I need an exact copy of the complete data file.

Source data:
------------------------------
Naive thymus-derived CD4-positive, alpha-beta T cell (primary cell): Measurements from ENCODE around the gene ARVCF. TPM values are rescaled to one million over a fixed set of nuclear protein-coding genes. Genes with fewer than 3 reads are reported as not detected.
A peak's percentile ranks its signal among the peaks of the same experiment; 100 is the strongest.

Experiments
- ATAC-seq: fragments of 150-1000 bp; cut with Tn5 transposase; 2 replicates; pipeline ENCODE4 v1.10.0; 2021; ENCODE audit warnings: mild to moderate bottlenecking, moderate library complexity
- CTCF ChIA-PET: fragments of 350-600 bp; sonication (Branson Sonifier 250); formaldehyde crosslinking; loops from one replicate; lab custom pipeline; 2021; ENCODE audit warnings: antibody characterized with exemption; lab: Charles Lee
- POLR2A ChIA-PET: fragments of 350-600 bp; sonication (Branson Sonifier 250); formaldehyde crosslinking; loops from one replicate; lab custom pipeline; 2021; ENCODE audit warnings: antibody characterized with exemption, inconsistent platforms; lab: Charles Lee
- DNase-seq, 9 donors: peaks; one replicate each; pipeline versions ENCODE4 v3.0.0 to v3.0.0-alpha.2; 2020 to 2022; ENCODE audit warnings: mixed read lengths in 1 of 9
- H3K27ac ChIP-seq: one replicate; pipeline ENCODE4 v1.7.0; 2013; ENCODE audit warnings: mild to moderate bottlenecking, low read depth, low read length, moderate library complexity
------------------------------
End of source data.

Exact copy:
Naive thymus-derived CD4-positive, alpha-beta T cell (primary cell): Measurements from ENCODE around the gene ARVCF. TPM values are rescaled to one million over a fixed set of nuclear protein-coding genes. Genes with fewer than 3 reads are reported as not detected.
A peak's percentile ranks its signal among the peaks of the same experiment; 100 is the strongest.

Experiments
- ATAC-seq: fragments of 150-1000 bp; cut with Tn5 transposase; 2 replicates; pipeline ENCODE4 v1.10.0; 2021; ENCODE audit warnings: mild to moderate bottlenecking, moderate library complexity
- CTCF ChIA-PET: fragments of 350-600 bp; sonication (Branson Sonifier 250); formaldehyde crosslinking; loops from one replicate; lab custom pipeline; 2021; ENCODE audit warnings: antibody characterized with exemption; lab: Charles Lee
- POLR2A ChIA-PET: fragments of 350-600 bp; sonication (Branson Sonifier 250); formaldehyde crosslinking; loops from one replicate; lab custom pipeline; 2021; ENCODE audit warnings: antibody characterized with exemption, inconsistent platforms; lab: Charles Lee
- DNase-seq, 9 donors: peaks; one replicate each; pipeline versions ENCODE4 v3.0.0 to v3.0.0-alpha.2; 2020 to 2022; ENCODE audit warnings: mixed read lengths in 1 of 9
- H3K27ac ChIP-seq: one replicate; pipeline ENCODE4 v1.7.0; 2013; ENCODE audit warnings: mild to moderate bottlenecking, low read depth, low read length, moderate library complexity